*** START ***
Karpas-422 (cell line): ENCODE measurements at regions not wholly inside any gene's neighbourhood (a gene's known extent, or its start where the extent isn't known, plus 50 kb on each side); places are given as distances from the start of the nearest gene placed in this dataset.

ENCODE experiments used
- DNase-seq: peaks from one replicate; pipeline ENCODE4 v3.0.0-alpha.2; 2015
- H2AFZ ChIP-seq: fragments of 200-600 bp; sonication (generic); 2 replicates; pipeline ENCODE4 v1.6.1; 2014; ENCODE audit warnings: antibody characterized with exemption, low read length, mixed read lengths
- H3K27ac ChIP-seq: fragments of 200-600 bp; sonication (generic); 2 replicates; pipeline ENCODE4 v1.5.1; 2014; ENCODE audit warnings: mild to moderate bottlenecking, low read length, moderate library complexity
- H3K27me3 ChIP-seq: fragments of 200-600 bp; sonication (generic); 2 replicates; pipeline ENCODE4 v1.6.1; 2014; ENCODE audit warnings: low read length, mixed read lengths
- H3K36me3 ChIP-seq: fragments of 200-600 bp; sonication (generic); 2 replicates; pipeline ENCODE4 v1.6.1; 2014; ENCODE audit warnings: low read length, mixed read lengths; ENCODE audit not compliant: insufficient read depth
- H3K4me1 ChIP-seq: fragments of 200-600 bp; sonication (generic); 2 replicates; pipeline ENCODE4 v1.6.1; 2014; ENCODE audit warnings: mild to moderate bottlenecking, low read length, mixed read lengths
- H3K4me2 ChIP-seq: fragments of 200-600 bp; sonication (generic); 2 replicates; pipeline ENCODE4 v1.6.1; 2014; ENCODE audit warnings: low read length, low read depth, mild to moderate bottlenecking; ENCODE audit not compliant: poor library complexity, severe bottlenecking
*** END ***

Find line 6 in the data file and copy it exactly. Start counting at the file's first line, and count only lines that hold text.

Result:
- H3K27me3 ChIP-seq: fragments of 200-600 bp; sonication (generic); 2 replicates; pipeline ENCODE4 v1.6.1; 2014; ENCODE audit warnings: low read length, mixed read lengths